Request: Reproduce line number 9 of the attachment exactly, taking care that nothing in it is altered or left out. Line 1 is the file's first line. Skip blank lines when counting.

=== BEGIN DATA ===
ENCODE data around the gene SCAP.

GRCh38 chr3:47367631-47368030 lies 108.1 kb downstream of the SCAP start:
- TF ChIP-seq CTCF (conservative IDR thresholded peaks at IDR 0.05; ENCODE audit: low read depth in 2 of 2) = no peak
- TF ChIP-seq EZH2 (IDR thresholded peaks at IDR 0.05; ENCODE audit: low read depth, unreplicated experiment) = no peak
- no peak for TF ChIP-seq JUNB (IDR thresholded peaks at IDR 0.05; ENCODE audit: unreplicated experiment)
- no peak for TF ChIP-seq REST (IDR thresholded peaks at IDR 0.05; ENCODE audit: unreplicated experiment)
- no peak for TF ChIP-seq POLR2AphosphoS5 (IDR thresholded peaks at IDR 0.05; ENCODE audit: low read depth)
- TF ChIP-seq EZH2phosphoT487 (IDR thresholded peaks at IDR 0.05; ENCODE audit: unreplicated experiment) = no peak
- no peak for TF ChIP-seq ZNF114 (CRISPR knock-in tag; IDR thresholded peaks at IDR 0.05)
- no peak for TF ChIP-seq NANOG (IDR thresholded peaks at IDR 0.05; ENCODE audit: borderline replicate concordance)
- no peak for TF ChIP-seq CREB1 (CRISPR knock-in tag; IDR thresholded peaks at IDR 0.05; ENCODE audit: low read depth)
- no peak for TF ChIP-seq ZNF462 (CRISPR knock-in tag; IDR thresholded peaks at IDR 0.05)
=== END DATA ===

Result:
- no peak for TF ChIP-seq ZNF114 (CRISPR knock-in tag; IDR thresholded peaks at IDR 0.05)